The year 2019 marks the first century of Tissage Moutet's, a company that has been settled in Orthez en Béarn since 1919, deploying its knowledge of the arts on the Jacquard loom. All of its products are produced in France. The Jacquard loom is a complex weaving process that has given its name to the weaving profession: The patterns are woven with different warp threads and are not printed, which makes textured surfaces possible.
At its centenary celebration, Tissage Moutet gave designer matali crasset a blank check to design ten products.
Delving into the company’s archives, matali reinterpreted the famous seven-stripe basque linen (of bovine cattle back throws) to propose a personal, contemporary version. “I love this graphic way of catching the eye with vertical lines,” she says. “So, I wanted to amplify these vibrations by associating a horizontal rhythm with them. This is what gave birth to this ‘endless column’ fabric that is produced in tablecloths, napkins, and so forth.” The design has colour shades that exude an overall dynamism and vivacity for discussions at table all in colour.…
Since the heart of Tissage Moutet’s profession and activity is the dishrag, matali has proposed four models of them. One has the rhythm of the endless column of changing scales. The other three reinterpret items from archives and symbols of the basque provinces, using warp-and-woof interlacing patterns taken from the company’s rich library of such patterns. Two other “Flag" rag models offer a type of engaged dishrag that can also be hung like a flag, whence its characteristic shape.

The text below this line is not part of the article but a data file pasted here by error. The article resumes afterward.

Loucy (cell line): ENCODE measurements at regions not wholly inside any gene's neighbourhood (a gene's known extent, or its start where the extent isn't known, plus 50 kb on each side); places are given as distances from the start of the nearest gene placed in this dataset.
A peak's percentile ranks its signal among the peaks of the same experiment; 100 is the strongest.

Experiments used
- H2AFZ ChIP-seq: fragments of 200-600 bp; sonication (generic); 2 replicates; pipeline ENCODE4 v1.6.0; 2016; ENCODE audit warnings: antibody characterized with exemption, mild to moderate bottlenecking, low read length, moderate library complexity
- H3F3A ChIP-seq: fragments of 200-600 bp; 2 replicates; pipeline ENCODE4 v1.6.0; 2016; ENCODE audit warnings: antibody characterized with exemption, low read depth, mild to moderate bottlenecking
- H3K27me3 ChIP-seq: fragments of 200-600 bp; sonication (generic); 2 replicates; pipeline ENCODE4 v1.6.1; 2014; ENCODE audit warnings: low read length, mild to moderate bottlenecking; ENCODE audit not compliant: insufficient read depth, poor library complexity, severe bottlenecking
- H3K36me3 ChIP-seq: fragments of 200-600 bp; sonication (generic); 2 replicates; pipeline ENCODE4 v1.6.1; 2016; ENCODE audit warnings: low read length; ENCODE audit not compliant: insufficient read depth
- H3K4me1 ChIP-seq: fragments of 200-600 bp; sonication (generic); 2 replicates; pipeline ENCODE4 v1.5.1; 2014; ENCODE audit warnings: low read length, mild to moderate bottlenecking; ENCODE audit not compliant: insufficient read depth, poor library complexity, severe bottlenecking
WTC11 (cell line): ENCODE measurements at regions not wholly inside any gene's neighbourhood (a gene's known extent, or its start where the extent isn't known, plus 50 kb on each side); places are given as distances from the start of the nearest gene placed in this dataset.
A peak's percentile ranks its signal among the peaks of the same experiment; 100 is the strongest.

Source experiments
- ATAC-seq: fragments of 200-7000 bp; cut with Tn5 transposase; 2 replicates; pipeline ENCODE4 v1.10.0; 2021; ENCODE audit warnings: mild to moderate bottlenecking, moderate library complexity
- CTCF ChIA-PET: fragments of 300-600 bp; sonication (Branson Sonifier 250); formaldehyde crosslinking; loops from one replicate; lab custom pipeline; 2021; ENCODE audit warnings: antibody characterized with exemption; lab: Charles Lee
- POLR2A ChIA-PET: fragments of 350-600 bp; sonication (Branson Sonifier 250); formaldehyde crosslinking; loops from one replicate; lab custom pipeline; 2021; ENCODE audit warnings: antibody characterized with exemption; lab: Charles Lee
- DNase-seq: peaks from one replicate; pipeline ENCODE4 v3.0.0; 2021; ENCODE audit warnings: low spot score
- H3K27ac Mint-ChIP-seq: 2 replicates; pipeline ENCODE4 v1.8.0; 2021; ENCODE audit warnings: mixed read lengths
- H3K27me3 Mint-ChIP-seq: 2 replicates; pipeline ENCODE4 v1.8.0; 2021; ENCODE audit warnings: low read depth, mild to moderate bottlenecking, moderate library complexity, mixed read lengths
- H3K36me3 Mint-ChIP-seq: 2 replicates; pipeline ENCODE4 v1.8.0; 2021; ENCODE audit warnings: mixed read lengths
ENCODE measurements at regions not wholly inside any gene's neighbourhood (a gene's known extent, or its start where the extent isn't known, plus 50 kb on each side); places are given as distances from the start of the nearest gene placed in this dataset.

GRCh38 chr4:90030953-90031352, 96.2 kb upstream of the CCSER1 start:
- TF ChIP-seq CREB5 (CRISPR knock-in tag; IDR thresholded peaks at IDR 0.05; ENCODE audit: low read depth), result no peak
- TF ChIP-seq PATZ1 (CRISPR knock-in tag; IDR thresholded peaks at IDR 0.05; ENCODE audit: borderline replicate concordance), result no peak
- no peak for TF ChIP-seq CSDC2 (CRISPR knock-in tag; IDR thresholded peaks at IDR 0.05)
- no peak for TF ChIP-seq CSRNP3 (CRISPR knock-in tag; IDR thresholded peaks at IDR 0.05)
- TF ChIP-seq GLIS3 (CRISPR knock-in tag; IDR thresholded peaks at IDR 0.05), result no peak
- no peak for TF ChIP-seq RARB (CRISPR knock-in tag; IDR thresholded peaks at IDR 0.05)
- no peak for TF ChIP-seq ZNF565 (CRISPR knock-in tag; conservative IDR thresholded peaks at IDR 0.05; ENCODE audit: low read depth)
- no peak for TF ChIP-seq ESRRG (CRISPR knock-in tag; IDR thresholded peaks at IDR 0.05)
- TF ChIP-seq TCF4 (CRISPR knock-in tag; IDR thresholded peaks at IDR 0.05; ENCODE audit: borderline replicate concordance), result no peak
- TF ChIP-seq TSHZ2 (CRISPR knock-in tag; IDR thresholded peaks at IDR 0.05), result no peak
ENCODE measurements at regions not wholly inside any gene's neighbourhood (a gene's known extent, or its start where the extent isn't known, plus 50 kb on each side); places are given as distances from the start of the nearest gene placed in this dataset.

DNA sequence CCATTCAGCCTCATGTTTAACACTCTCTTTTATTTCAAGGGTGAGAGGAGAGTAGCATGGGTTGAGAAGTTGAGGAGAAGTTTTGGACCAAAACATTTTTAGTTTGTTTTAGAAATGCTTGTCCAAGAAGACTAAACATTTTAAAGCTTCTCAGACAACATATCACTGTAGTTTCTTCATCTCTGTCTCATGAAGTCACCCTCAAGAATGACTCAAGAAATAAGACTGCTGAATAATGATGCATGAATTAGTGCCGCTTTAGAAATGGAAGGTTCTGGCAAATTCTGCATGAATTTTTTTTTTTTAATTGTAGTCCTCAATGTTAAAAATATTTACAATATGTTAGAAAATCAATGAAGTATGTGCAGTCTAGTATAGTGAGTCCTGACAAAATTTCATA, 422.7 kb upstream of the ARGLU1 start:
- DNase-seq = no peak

The designer has also designed a tea ceremony table liner: A small stick of wood with a simplified endless column so the cloth can be kept rolled up. Once removed, it becomes a utensile ceremony.
"Being contemporary is not developing an aesthetic that will please for the present, but rather creating meanings, matali says with emphasis. By proning timelessness, the fabric I’m proposing refers to traditional fabrics. I start out with our common values, working on a human scale from the beginning to the end of the fabrication process, and propose updates conceived around uses in the home that bring out the singular interlacing, around domestic uses that enhance the value of singular weaves and endow the fabrics with a new place in the home.”
- Julien Jouanjus, modèle Jo Vankerckove, Château de Montsoreau